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[seyl-boht] /ˈseɪlˌboʊt/
a boat having sails as its principal means of propulsion.
Origin of sailboat
1790-1800; sail + boat
Related forms
sailboater, noun
sailboating, noun
Can be confused
barge, boat, canoe, cruise ship, sailboat, ship, yacht. Unabridged
Based on the Random House Dictionary, © Random House, Inc. 2015.
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Examples from the web for sailboat
  • The system actually came from my sailboat and it was refit to my house.
  • Unlike a sailboat or a car, there's no steering wheel or rudder to turn you.
  • The entry fee includes the purchase of a sailboat for the event.
  • The six-pack in the back seat had come from the cooler on my father's sailboat.
  • On the screen, a computer-generated sailboat floats in a stone-lined pool of water.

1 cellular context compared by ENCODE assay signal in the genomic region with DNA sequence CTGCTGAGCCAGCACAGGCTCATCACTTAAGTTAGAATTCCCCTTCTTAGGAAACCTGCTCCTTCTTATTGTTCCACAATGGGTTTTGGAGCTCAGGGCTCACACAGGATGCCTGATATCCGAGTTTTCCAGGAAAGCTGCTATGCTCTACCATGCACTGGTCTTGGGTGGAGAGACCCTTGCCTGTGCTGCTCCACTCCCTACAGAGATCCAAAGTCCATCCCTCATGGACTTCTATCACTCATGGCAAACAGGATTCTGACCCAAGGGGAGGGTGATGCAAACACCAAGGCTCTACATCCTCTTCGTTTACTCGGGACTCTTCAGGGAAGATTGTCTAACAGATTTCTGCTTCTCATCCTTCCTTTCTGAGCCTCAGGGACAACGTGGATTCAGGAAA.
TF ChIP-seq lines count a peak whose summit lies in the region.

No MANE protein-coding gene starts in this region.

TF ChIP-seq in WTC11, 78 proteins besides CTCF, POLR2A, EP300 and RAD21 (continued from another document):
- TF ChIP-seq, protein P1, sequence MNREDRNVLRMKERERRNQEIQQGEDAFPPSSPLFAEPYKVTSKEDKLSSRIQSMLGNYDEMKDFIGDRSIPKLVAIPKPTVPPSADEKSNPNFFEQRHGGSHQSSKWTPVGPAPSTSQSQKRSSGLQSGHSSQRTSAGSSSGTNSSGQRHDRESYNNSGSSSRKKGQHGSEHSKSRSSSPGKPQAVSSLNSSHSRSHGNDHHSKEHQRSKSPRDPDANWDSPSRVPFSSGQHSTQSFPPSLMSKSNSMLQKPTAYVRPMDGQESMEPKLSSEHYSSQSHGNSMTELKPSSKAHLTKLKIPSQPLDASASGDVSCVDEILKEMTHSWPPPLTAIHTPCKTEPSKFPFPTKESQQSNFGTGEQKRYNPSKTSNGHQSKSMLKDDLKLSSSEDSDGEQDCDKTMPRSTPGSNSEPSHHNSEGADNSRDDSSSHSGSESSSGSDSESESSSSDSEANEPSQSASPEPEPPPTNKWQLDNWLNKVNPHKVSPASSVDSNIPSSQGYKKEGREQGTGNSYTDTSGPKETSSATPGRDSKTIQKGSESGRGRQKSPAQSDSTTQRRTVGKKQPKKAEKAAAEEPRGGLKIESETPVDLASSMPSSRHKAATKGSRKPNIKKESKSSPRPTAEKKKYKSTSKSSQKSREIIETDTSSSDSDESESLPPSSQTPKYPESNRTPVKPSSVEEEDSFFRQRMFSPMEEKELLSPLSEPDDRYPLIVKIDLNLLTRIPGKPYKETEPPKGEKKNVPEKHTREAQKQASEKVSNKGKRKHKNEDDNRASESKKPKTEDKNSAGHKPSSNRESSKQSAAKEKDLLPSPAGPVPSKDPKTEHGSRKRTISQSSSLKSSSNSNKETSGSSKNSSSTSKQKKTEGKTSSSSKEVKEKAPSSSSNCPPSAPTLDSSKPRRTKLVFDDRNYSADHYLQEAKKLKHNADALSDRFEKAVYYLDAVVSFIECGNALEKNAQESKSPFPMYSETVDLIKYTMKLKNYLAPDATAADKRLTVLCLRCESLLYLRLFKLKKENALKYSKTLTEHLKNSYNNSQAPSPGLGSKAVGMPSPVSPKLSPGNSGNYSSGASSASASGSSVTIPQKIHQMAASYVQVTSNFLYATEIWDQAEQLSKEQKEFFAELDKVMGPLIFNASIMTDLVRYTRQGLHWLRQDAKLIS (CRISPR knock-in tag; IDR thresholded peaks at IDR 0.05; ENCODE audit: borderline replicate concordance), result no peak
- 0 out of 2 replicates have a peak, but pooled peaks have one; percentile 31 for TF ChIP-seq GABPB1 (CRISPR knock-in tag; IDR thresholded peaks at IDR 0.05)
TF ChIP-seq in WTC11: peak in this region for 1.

• He steals a sailboat to celebrate his graduation from junior-high school.
  • The following morning, the agents boarded the sailboat.
  • It didn't seem to dampen the enthusiasm of the sailboat owners.
  • From a motorboat or sailboat, unless you shut the motor off or furl the sail and the vessel is no longer in motion.
  • Visitation by private recreational sailboat or motorboat.
British Dictionary definitions for sailboat

sailing boat

a boat propelled chiefly by sail
Collins English Dictionary - Complete & Unabridged 2012 Digital Edition
© William Collins Sons & Co. Ltd. 1979, 1986 © HarperCollins
Publishers 1998, 2000, 2003, 2005, 2006, 2007, 2009, 2012
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Word Origin and History for sailboat

also sail-boat, 1769, from sail (n.) + boat (n.).

Online Etymology Dictionary, © 2010 Douglas Harper
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